Utilising colour, line and form evokes the imagination. Symbolism and motifs form the visual language which aims to engage the viewer to take time out and see anew. Abstract forms washing over the psyche allows for opportunity and visual memory to engage the viewer's perception of the work.
The ‘Unseen in nature’ refers to the invisible worlds, ecosystems, and microscopic biodiversity that go hand in hand to living symbiotically with and in nature.
My work within mental health started off as doing something to help build awareness for charities and help people to gain the confidence to ask for help. It has become more of a healing process for my own mental health over the past few months. My overall aim is for my work to help people understand and process their own issues or understand how others could be feeling.
Turning the camera on myself was hard but it gave me the chance to look at my life and understand where I end and my artwork starts to take over. This piece is almost a full circle from where I started a few years ago as my work is now not only hopefully helping other but also helping me.
The title EUGOMA comes from the name of my family's first caravan and is a compilation of my grandparents' and mother's names: Eunice, Godfrey and Amanda. My family would take countless trips to the seaside, which quickly became a second home for them.
My work explores the traditional British seaside holiday depicted through my family archive and my own revisiting of Skegness. These moments and memories survive through the archive and that allows us to re-experience them. Through my revisiting of Skegness, I wanted to rediscover these locations that brought so much joy to my family.
The realisation that these moments have slowed to a near stop has driven me forward to create work that not only revolves around the concept of recapturing moments in a archival context, but also providing closure for a timeline within my own familial records.
My artistic practice is driven, at its heart, by a passion for the natural world. Interested in the relationship between human culture and nature, I create work which addresses ecological subject matter, aiming to give a voice and visual context to ecological concerns.
Focusing on the juxtaposition between both natural and synthetic objects and materials, After Nature consolidates several different projects. It encompasses both digital and alternative photography, small sculptural pieces, and installation work, all underpinned with ecological themes centred around issues such as environmental pollution, or biodiversity and species loss.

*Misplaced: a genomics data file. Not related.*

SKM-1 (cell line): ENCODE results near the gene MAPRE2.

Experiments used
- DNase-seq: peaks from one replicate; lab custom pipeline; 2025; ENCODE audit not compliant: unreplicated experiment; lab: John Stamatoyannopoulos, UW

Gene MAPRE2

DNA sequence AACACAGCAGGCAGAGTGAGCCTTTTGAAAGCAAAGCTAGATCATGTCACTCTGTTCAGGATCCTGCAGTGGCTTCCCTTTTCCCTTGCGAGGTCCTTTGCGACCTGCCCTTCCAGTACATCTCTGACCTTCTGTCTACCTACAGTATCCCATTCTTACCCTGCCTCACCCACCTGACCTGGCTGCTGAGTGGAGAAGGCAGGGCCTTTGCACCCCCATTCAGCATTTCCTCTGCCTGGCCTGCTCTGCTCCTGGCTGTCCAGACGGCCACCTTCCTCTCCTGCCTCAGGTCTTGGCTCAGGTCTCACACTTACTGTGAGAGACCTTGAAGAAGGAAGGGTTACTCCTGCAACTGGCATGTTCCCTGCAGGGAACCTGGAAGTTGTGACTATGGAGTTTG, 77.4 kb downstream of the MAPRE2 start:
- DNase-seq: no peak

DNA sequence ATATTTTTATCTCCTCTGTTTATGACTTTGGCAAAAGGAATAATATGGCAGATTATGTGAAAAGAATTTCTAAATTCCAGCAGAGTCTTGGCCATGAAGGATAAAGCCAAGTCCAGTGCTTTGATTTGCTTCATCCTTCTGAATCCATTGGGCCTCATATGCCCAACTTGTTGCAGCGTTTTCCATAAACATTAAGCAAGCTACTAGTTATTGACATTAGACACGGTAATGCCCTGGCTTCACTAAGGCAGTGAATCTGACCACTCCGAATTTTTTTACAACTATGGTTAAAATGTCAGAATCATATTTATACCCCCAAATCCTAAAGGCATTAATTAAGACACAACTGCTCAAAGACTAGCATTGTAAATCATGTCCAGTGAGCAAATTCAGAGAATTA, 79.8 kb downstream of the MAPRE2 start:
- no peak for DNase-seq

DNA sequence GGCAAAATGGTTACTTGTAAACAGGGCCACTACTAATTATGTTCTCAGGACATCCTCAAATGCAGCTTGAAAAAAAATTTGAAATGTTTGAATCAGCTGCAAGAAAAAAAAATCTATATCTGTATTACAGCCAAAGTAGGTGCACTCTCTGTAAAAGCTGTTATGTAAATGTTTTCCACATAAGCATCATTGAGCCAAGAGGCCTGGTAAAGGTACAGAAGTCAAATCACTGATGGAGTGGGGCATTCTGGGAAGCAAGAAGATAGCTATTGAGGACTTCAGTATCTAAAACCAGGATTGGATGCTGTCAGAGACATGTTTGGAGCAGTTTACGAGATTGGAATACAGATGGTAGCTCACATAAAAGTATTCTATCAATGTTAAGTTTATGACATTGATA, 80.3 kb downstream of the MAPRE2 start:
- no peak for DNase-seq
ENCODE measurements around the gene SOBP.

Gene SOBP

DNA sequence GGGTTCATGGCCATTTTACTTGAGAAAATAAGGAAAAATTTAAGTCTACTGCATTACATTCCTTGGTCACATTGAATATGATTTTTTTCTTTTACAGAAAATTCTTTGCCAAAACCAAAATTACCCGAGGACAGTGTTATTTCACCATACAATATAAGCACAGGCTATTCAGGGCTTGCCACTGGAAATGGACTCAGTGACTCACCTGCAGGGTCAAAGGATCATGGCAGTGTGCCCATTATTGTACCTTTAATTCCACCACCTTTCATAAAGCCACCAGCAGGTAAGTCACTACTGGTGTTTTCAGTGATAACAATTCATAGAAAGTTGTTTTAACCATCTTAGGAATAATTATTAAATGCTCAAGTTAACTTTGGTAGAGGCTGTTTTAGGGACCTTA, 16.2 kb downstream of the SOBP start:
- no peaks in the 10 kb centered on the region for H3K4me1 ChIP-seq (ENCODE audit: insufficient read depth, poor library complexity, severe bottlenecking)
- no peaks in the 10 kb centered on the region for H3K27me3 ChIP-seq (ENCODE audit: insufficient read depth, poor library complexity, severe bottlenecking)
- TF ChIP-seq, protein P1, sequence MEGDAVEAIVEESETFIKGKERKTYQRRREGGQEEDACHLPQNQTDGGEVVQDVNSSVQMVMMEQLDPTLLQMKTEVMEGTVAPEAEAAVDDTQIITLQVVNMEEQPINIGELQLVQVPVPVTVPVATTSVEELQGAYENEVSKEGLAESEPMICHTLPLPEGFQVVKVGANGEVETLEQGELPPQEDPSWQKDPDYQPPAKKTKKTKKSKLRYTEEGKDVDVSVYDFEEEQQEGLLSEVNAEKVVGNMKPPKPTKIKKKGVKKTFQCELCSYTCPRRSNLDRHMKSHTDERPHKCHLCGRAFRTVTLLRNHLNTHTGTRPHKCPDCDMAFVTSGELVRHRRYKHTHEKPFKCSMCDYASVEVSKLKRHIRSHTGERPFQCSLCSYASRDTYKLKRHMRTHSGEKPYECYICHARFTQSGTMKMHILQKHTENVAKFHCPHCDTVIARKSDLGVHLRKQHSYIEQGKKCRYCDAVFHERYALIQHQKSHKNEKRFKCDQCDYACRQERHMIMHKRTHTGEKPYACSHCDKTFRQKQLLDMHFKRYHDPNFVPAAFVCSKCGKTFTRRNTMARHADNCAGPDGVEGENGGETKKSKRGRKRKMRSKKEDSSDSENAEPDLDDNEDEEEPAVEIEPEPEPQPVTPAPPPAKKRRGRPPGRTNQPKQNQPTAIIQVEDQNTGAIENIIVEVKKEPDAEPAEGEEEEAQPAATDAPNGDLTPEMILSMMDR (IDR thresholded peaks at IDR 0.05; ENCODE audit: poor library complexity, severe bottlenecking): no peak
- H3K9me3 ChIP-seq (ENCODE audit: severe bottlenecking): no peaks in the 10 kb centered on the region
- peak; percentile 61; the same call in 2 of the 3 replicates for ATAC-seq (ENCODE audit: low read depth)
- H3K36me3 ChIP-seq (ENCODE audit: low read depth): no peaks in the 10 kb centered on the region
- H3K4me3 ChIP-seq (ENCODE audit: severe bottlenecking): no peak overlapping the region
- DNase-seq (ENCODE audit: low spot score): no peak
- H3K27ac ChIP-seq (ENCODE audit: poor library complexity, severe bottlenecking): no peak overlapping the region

Created through exploration of my local natural environments and green spaces, such the Erewash canal, public parks, woodland trails, all within walking distance of my home, and including my own garden, the work aims to bring wider issues into view.
Adopting scientific and museological methods of documentation and display, such as the naturalist's field journal, the natural history diorama, and the curiosity cabinet or specimen drawer, the work serves to demonstrate nature impacted by human intervention and considers the wider ethical and ecological implications of human activity upon natural environments and the wildlife therein.
Exploring the contradiction between offering initial aesthetic attraction while subsequently presenting ecological messages of concern, I seek to create beauty where it might otherwise not exist, from the banal, mundane traces of humanity, or objects of detritus and waste.
Combining the natural and the artificial, the real and the imagined, After Nature examines narratives of past, present, and future to explore ideas concerning the loss of nature, or the loss of the natural.
I have always found it particularly difficult, virtually impossible, to photograph my own family and friends. I think it’s because of the baggage each side of the camera brings to the moment. It’s much easier to photograph someone you only know slightly.
My mother is 95 years old now and I decided that I really ought to make an effort to document her and her life before it’s too late, however difficult and awkward the process might be. These images explore her body and her skin, perhaps in the way a baby first discovers its mother, in small, bitesize pieces. Each fragment being a partial truth which together form a whole. The images highlight how time has left its mark on her, not just in terms of old age wrinkles but scars from the cancer and broken hip she has had to endure and overcome during her life.